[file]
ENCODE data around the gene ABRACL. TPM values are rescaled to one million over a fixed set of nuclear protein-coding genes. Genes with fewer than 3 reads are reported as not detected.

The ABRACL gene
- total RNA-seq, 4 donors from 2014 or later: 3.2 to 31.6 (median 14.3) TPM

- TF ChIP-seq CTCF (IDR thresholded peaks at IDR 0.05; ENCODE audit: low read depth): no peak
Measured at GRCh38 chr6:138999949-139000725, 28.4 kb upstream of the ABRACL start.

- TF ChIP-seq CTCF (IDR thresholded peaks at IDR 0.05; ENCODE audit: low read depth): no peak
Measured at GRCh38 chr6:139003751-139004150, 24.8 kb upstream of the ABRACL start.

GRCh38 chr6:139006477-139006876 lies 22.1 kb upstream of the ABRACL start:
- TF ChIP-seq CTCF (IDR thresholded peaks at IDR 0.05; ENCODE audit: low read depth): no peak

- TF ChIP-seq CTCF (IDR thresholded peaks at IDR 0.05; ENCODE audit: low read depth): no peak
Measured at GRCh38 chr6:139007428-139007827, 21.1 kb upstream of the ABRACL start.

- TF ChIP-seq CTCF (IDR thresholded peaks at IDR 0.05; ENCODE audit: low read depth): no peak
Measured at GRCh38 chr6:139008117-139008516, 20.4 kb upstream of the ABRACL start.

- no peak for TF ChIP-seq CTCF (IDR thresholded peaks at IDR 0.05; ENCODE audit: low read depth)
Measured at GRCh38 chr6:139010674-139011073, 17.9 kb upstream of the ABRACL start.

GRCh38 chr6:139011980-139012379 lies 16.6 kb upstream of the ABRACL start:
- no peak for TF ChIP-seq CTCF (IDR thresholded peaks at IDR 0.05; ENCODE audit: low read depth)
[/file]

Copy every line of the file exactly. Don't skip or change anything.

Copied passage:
ENCODE data around the gene ABRACL. TPM values are rescaled to one million over a fixed set of nuclear protein-coding genes. Genes with fewer than 3 reads are reported as not detected.

The ABRACL gene
- total RNA-seq, 4 donors from 2014 or later: 3.2 to 31.6 (median 14.3) TPM

- TF ChIP-seq CTCF (IDR thresholded peaks at IDR 0.05; ENCODE audit: low read depth): no peak
Measured at GRCh38 chr6:138999949-139000725, 28.4 kb upstream of the ABRACL start.

- TF ChIP-seq CTCF (IDR thresholded peaks at IDR 0.05; ENCODE audit: low read depth): no peak
Measured at GRCh38 chr6:139003751-139004150, 24.8 kb upstream of the ABRACL start.

GRCh38 chr6:139006477-139006876 lies 22.1 kb upstream of the ABRACL start:
- TF ChIP-seq CTCF (IDR thresholded peaks at IDR 0.05; ENCODE audit: low read depth): no peak

- TF ChIP-seq CTCF (IDR thresholded peaks at IDR 0.05; ENCODE audit: low read depth): no peak
Measured at GRCh38 chr6:139007428-139007827, 21.1 kb upstream of the ABRACL start.

- TF ChIP-seq CTCF (IDR thresholded peaks at IDR 0.05; ENCODE audit: low read depth): no peak
Measured at GRCh38 chr6:139008117-139008516, 20.4 kb upstream of the ABRACL start.

- no peak for TF ChIP-seq CTCF (IDR thresholded peaks at IDR 0.05; ENCODE audit: low read depth)
Measured at GRCh38 chr6:139010674-139011073, 17.9 kb upstream of the ABRACL start.

GRCh38 chr6:139011980-139012379 lies 16.6 kb upstream of the ABRACL start:
- no peak for TF ChIP-seq CTCF (IDR thresholded peaks at IDR 0.05; ENCODE audit: low read depth)